While it's not unusual for boys and girls in Scouting to make friends for life, they usually don't make them on opposite sides of an ocean.
But that's what's going on between Wichita-area Boy Scouts and Girl Scouts and their counterparts in Bristol, England.
For about a year, the American and British Scouts have been exchanging transatlantic letters, cards and e-mails. Packages with T-shirts, uniform patches, maps and pictures have flown both ways across the ocean.
"There's really not much difference between these kids," said Scout leader Gary Lee, of Valley Center Troop 736. "They have so much in common, and they don't really realize it until they start communicating."
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The exchanges began after Lee, an Airbus engineer, worked on an assignment in Britain for about six months in 2007-08.
His son, Carson, 12, had been a Scout in Kansas and joined the British Scouts while he was there with his family. He visited several other troops to talk about his life in America.
When Carson came home, he kept in touch and shared his British contacts with his fellow American Scouts.
It's been an exercise in enlightenment on both sides of the pond.
Several of the Kansas Scouts said they had to explain the concept of Thanksgiving, which the British don't have reason to celebrate.
The Kansans said they were equally puzzled by Guy Fawkes Night, when Britons light bonfires, burn effigies and set off fireworks to celebrate thwarting an attempt to blow up their Parliament 400 years ago.
The exchanges have expanded to include 30 Kansas Scouts — 17 boys and five girls from Valley Center and eight boys from Towanda.
And a dad: Gary Lee said he keeps in touch with his Bristol counterpart, 63rd Scout Group Leader Ben Hopper.
"I've got my own pen pal," he said. "I'm going to send a package off to him... after Christmas so it won't get tangled up in the mail."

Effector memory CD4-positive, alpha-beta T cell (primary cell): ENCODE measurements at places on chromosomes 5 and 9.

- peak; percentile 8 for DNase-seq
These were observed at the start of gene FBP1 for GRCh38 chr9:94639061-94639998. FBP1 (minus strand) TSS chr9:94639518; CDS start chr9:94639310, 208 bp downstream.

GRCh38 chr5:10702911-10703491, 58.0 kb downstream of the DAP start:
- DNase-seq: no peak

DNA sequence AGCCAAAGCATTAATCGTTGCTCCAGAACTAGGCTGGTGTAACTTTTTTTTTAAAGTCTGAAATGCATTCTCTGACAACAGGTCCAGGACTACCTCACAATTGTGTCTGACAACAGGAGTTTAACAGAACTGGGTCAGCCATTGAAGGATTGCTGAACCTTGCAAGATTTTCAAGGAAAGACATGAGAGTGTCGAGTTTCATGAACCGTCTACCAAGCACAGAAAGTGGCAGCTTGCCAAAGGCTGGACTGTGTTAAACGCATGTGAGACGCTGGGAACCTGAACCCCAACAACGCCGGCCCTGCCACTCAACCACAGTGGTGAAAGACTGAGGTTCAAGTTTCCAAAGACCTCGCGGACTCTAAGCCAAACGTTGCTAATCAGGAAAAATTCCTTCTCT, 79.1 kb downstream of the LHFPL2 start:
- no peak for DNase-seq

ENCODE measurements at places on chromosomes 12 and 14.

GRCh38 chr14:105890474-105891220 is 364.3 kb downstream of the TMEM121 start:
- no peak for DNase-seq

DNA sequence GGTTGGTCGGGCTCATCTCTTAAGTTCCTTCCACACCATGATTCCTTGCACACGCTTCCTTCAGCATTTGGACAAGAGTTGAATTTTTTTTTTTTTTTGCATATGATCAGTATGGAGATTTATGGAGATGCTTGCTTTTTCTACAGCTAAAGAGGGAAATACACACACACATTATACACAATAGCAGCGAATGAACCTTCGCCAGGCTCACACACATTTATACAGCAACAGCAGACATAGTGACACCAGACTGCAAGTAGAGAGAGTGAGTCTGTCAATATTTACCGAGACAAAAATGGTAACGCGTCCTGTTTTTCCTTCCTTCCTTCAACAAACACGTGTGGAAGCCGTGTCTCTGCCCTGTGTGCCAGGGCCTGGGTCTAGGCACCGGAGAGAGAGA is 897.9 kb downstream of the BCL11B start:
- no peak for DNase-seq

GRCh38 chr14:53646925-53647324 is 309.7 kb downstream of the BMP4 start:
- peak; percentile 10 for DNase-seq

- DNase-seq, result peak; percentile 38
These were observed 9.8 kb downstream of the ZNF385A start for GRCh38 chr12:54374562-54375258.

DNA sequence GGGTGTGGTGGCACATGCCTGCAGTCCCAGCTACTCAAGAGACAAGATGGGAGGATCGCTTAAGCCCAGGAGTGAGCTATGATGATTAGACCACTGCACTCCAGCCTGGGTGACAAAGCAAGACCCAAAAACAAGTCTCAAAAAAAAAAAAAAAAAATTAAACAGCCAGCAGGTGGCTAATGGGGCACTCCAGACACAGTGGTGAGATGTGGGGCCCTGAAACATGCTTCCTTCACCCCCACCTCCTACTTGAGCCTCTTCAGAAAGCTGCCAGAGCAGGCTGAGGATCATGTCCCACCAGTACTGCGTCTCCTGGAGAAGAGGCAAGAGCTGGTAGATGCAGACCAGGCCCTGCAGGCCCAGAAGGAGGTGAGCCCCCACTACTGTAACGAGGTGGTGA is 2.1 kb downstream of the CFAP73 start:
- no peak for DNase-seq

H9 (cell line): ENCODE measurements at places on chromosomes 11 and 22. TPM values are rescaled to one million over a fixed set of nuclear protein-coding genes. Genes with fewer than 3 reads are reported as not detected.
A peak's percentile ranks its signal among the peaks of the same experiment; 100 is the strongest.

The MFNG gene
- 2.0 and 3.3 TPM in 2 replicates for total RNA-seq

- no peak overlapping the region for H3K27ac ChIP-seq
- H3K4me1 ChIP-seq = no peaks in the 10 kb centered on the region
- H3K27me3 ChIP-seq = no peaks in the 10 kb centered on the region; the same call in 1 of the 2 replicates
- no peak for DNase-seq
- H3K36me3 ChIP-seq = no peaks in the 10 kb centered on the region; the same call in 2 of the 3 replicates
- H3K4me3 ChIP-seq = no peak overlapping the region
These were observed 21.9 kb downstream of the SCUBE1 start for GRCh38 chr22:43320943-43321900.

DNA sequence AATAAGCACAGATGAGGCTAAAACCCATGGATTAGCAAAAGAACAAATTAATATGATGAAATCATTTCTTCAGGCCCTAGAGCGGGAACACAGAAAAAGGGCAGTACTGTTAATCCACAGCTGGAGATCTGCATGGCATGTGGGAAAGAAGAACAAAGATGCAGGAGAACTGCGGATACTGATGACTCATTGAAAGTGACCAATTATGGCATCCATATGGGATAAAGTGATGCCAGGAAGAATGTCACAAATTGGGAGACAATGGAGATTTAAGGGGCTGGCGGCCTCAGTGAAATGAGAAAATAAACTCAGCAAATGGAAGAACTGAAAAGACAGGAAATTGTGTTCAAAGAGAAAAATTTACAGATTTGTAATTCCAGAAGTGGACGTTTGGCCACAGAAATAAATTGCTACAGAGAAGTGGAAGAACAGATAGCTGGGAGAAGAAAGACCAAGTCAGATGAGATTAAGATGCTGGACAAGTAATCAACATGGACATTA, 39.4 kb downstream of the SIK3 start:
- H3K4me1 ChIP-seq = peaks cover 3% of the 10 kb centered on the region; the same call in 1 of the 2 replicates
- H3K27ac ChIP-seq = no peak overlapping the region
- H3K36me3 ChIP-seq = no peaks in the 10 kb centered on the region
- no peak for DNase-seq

Jonah Scott, 10, of Valley Center, said he treasures the items his British pal, Matthew Galliford, sent him. They include a tote bag with a map, a wallet with British coins and pictures of the historic steamship Great Britain in Bristol Harbor.
"I like the stuff from England, it's cool," Jonah said. "I'm still learning stuff from there that I didn't know about."
While the photos show clear skies, Jonah said Matthew warned him, "Don't be fooled by the pictures, because it's usually all the time raining."
Carson said that while Scouting is similar in Britain, he noticed some key differences.
American Scout troops mostly meet at big churches and schools, and he said it was "like a shock" when he first saw the building where his British troop met.
"The building I went to was a lot smaller," he recalled. "There was a really bad road to it and part of it was falling down."
But he said the meeting hall was nice inside and he had a lot of fun Scouting in Britain.
He said Scouts there were less focused on skill building and played a lot more games.
Cole Klinkhammer, 12, of Valley Center, said having a friend across the ocean is helping him understand how people live in another country.
"I haven't been to any other country but Mexico," he said.
His pal in England, Barnaby Fryer, will come to the United States during the holidays, but will be in New York — too far to meet in person.
But Cole said his parents are planning a family trip to Germany and added, "I'm going to try to talk my parents into taking me up to the U.K."
In Bristol, Cub Scout Adam Freeman, 9, said he corresponds with Kansas Cub Scout Kilian Foust, 8.
Adam said he hopes to move to America when he's older.
"I've been to the States and went to Disneyworld in Florida with my family this year," Adam said. "I did talk about visiting Kilian, but my dad said it was way too far. We looked on Google Maps and it would have been 1,033 miles."
In the meantime, the boys are enjoying their mail exchanges.
"I've sent quite a few badges including an 'I love Cubs' and camping badge," Adam said. "I've got a folder full of things from Kilian. He's sent me a few badges and some of his drawings, which are very good. One was of Batman. I'm going to send him some drawings."
In Britain, boys and girls are not separated in Scouting as they are in America.
Abby Sheahan, 10, of Valley Center, corresponds with Scout Sally Mantell in Bristol.
Abby said she's not too sure how she would feel about being in a coed Scout troop.
"It would be a lot different to be in with the boys," she said. "I like being a Girl Scout just now."
Coed Scouting would be "OK for the meetings," added her mother, Teresa Sheahan. "I'm not too sure about the camping."
Eight-year-old British Cub Scout Emily Galliford, Matthew's sister, said she's been corresponding regularly with U.S. Girl Scout Macie Shavers, who lived in Kansas when the exchange began but has since moved to Arizona.
"I send her e-mails and I sent her a Christmas card with boats on it," Emily said. "We ask each other things like 'Who's your best friend?' and 'What's your favorite color?' When my dad painted my bedroom I told her about it.
"It feels like she's close to me even though she's so far away."